Winter 2001–2002

Artist Project / Destroyed

The accidental poetry of the card catalogue

David Bunn

Card catalogue of the Mütter Museum, College of Physicians, Philadelphia.
Remains of the discarded card catalogue from the Los Angeles Central Library as it appears in the studio of David Bunn.

The now discarded Los Angeles Central Library card catalogue contained approximately two million cards, and was the work of many people over more than one hundred years. It was deactivated and boxed in 1986 when the Central Library closed in the wake of two arson fires, and was then replaced first by a CD-ROM catalogue and finally by an on-line catalogue. In 1990 the card catalogue, scheduled to be pulped, was given to me for use in a permanent installation in the elevators of the library’s new East Wing. I have continued to work on the remains of the card catalogue since that time. The catalogue, which follows the Dewey Decimal classification system, manifests an organizational structure that precedes, collects, and places any particular book or object within it. Thus, it represents a complete collection of “All-the-World’s-Knowledge.” I take this literally. The card catalogue provides a material site for an ongoing, episodic series of works which precede and enframe all possibilities. This has recently included “twinning” the LA Library discards with other obsolete or discarded card catalogues.

The project for Cabinet, part of my most recent “Double 
Monster” project, draws on cards from the LA Library catalogue and from the obsolete card catalogue of the Mütter Museum. The Mütter, housed in the College of Physicians of Philadelphia, is a museum of pathological specimens begun in 1849 with the donation of the “medical cabinet” of Dr. Thomas Dent Mütter. Thus, it is a catalogue of the corporeal. The main catalogue of the museum’s holdings was begun in 1884, partially retyped in 1940, and is in the process of being transferred to computer. The card catalogue remains in a museum storeroom.

The project consists of responding to specific cards from the Mütter catalogue by composing a series of texts drawn from the LA card catalogue. The texts are generated by taking, in order, the title lines of a sequence of cards that all begin with a given word. I type them with a conventional typewriter. These texts come to look and read like poetry, a form I call “bureaucratic poetry.” The poems are followed by the cards from which they are drawn.

For this project, I commissioned artist Madena Asbell to paint the cards from the Mütter Museum catalogue as medical illustrations. Each card removed from the catalogue was closely examined on site at the museum. Detailed notes were made about the physical properties of each: the coloration, surface texture, structural integrity, and evidence of physical deterioration including marks, blemishes, and stains were faithfully registered. The body of each card was painted in acrylic. Type and hand script were rendered in pencil and pen and ink.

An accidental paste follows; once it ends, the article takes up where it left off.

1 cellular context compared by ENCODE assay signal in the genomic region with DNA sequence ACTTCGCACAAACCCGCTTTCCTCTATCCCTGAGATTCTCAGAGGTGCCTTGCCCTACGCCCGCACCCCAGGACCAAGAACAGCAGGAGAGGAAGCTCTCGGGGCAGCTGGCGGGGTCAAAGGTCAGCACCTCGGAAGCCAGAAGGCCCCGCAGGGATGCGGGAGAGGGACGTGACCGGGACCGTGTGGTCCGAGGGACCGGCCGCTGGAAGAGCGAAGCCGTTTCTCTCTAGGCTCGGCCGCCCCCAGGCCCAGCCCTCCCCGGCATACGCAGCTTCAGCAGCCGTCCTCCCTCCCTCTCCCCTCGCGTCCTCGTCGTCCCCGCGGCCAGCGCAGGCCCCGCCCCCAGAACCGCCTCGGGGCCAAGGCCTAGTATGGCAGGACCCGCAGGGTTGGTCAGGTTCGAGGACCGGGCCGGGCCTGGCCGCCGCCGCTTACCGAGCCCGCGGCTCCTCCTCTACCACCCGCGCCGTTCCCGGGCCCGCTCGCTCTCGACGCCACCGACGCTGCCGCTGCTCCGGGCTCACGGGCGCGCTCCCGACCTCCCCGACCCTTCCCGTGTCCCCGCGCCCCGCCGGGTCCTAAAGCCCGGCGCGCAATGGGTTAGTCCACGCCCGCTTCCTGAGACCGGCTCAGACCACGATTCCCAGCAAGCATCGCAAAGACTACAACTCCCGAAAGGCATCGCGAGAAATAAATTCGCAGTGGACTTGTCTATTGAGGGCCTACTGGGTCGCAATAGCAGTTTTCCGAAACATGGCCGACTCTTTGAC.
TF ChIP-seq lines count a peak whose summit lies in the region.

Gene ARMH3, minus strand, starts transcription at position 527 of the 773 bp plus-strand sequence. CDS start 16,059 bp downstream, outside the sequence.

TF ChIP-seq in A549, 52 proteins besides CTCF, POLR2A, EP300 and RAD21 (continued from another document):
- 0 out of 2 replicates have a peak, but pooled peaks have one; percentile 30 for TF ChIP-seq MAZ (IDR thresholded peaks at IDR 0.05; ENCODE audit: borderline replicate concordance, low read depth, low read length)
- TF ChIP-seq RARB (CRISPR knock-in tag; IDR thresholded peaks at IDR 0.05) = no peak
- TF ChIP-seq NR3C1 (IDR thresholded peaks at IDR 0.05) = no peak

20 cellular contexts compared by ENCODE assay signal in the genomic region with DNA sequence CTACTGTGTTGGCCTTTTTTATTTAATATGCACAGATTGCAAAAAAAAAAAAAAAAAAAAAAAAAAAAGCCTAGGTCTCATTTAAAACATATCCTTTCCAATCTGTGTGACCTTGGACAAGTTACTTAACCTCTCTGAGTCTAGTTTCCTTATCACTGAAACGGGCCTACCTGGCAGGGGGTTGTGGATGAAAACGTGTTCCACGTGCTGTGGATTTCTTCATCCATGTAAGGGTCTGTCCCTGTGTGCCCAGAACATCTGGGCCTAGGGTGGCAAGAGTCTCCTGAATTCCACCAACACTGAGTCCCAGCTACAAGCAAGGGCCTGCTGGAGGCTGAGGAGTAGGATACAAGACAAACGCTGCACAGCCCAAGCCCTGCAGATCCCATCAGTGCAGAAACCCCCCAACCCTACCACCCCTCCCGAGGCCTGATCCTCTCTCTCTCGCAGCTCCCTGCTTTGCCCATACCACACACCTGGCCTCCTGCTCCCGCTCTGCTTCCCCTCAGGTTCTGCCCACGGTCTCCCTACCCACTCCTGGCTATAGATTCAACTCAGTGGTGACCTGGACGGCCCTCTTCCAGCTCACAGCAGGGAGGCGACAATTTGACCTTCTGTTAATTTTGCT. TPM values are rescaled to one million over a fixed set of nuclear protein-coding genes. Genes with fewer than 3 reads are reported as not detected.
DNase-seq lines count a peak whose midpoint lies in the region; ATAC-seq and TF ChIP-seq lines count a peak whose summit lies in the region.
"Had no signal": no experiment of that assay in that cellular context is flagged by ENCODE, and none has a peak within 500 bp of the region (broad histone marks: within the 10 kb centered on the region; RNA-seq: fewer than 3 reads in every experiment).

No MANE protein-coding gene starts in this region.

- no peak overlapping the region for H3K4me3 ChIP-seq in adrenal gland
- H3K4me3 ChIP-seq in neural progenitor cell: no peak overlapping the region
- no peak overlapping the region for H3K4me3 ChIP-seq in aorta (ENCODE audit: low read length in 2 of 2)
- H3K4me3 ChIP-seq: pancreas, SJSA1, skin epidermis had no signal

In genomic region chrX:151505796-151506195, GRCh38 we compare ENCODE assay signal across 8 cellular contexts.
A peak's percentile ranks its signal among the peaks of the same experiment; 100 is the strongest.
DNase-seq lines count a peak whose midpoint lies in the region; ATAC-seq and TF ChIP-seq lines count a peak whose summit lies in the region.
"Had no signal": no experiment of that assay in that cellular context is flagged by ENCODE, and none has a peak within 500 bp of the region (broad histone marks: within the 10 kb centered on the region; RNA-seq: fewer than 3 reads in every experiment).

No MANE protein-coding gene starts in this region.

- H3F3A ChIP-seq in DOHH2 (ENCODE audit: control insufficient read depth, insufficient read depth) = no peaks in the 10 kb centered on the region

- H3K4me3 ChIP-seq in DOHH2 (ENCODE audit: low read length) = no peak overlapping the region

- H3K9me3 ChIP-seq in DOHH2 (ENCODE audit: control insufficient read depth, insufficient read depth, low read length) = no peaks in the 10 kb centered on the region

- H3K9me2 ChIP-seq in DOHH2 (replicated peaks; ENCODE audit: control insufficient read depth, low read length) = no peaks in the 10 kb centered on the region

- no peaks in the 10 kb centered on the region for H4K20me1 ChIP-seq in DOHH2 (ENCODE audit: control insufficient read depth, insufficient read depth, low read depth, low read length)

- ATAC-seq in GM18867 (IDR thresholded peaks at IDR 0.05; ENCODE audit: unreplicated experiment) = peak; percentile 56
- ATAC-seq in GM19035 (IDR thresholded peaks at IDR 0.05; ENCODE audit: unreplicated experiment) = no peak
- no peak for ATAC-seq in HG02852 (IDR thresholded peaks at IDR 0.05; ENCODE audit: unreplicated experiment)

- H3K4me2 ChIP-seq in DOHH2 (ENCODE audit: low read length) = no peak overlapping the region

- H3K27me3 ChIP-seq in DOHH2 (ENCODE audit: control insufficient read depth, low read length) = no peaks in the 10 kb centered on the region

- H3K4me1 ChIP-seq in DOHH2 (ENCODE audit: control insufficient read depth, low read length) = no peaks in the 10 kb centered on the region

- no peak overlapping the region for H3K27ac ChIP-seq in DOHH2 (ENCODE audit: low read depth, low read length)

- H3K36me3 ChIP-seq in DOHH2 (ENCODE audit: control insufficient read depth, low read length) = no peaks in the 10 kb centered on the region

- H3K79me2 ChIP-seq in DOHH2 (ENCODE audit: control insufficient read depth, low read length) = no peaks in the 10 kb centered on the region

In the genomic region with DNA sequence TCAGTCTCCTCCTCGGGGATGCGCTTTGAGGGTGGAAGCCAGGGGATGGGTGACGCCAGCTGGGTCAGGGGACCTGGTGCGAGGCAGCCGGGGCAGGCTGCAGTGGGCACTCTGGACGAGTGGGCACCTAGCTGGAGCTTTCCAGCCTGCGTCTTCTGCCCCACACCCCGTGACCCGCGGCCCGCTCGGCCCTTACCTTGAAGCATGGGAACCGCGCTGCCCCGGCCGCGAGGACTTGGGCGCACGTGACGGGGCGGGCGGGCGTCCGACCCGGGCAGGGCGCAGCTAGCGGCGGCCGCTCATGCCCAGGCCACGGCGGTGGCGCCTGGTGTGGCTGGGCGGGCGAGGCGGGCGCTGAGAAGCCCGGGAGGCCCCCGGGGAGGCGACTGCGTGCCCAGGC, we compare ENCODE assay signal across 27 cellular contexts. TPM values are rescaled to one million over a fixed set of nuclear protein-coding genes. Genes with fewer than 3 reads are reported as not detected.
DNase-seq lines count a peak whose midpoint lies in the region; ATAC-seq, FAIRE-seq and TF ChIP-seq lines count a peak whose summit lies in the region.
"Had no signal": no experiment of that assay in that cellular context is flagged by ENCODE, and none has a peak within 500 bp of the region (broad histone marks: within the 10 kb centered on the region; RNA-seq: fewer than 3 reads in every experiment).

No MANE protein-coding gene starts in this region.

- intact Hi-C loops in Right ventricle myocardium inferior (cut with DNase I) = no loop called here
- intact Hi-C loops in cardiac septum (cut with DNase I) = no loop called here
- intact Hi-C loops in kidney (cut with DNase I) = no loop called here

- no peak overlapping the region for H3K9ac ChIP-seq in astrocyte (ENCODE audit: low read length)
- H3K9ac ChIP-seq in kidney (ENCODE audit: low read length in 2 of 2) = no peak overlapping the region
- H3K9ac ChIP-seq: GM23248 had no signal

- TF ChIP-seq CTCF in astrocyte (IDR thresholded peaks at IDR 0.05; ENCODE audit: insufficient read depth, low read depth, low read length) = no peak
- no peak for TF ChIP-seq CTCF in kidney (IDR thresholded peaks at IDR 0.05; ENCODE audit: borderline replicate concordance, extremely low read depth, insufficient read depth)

“My” writing produces a collision of various “stories.” “Double Monster” cross-wires popular, fictional, and self-help books from one card catalogue with a catalogue of real physical specimens, producing a work about the pathology of 19th-century thought as well as our own. In this moment of historical shift from a physical way of knowing to the virtual, this work examines the physicality of the card catalogue as allegory for the physical body: dead, buried, then “body snatched” and re-animated. The card catalogue is revived, but its revivification now resembles a bureaucratic Frankenstein. The corporeal body meets the body of knowledge. The real meets the literary in the murder mystery, the horror film script, or simply the repair manual.

“Double Monster” is the name of both an exhibition at Brooke Alexander, New York, and a limited edition set of seven books.

David Bunn, Destroyed, 2001. Medical illustration by Madena Asbell of Mütter Museum catalogue card.
David Bunn, The Thing, 2001. Typewriter on paper.
David Bunn, The Thing, 2001. Discarded Los Angeles catalogue cards. Included in the print edition of Cabinet no. 5 as an insert.

David Bunn is an artist who lives and works in Los Angeles.

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